Not all such bombs can be defused.  This past August, an American bomb discovered in Munich had to be detonated by experts, as you can see in the video above.  Approximately fifteen unexploded World War II bombs are discovered in Germany every dayThis does not happen where I come from.

To live in Berlin, my favorite place on earth, is to live in a city of scars.

 

 

Degenerates, Nazis, & the U.N.

16 Dec

(Via)

 

A reaction to last week’s post about the U.N. Convention on the Rights of People with Disabilities sparked a behind-the-scenes discussion about whether or not I should allow name-calling in the Painting On Scars comments section.  I like to engage with almost anyone who disagrees with me, but online I know I also tend to only comment on sites that have strict no-drama policies because discussions can become pointless and boring really, really fast when there’s nothing but insults and exclamation points.  I ultimately decided that, for now, any rude behavior speaks for itself: Commenters can name-call all they want regarding people they dislike or say absolutely nothing, because in both cases they’re not going change anyone’s mind.

That said, I will always tell any supporters if they adopt tactics I want to have nothing to do with.  And it’s important to call out invectives that are particularly malicious in a way some might not be aware of.  The comment in question last week referred to the U.N. as “a bunch of degenerates, throat cutters, and other trash.”  Using the word “degenerate” in a discussion about disability rights is exceptionally insensitive, if not mean-spirited.    

The first time I read the word out loud to a friend here in Germany, his eyes shot up and said, “Be very careful with that word.  It immediately makes everyone think of the Nazis.”  And by “Nazis,” he meant the actual, goose-stepping, genocidal nationalists who tried as best they could to make sure disabled people either died off or were killed off.  Not “Nazis” in the Internet-temper-tantrum sense of “anyone I disagree with.”  The word also evokes the brownshirt term “degenerate art.”  Modern German sensitivity to the term is the result of looking honestly at the nation’s history of ableism.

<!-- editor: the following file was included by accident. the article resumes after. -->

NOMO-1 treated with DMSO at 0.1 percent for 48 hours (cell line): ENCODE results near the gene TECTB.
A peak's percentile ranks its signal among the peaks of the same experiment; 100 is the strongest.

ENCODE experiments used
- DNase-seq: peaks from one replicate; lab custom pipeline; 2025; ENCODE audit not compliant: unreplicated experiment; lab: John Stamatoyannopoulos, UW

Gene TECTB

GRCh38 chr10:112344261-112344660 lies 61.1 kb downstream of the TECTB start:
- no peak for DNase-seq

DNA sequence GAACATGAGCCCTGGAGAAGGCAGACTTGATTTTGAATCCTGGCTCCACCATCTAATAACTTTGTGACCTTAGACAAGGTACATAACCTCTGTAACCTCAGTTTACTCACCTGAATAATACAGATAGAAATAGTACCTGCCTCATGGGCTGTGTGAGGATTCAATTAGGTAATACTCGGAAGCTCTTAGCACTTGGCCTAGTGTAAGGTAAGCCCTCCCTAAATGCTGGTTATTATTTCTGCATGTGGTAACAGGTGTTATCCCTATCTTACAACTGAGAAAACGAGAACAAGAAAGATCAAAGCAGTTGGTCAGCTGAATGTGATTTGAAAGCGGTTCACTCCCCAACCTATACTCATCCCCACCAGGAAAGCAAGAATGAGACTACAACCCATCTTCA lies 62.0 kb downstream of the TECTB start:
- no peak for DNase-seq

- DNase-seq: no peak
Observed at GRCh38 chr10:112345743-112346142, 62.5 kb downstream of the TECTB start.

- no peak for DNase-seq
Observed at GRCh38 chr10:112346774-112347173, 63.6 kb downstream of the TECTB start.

Action T-4 was the first genocide program ordered by the Nazis, calling for the extermination* of those deemed by doctors to be “incurably sick.”  Between 200,000 and 300,000 disabled people were killed, though many were used for scientific experiments first.  *And by the way, I DETEST any use of the term “euthanasia” in this context.  “Euthanasia” literally means ending life to end pain, and for this reason I find it applicable where patient consent has been given or where pets are concerned.  But to imply that what the Nazis did to disabled citizens was anything other than murder is to dehumanize the victims.

The forced sterilization programs of disabled people in Nazi Germany, meanwhile, were modeled after American laws.  The very first forced sterilization law in the world was introduced in Indiana in 1907, and 30 states followed suit.  The Supreme Court upheld Virginia’s eugenics program in 1927 and it remained on the books until 1974.  Oliver Wendell Holmes summarized the Supreme Court’s decision thusly:  

It is better for all the world, if instead of waiting to execute degenerate offspring for crime or to let them starve for their imbecility, society can prevent those who are manifestly unfit from continuing their kind…  Three generations of imbeciles are enough.

The Nazi poster featured above focused instead on the expense: “It costs the German people 60,000 Reichsmarks to keep this genetic defective alive.  Fellow German, that is your money!”  After World War II, the Nuremberg Doctors’ Trial and the resulting Nuremberg Code discouraged ableist politicians from openly promoting eugenics on either side of the Atlantic.  But it wasn’t until 1981, the year I was born, that the disability rights movement in West Germany came into full swing and sought to combat ableism head-on.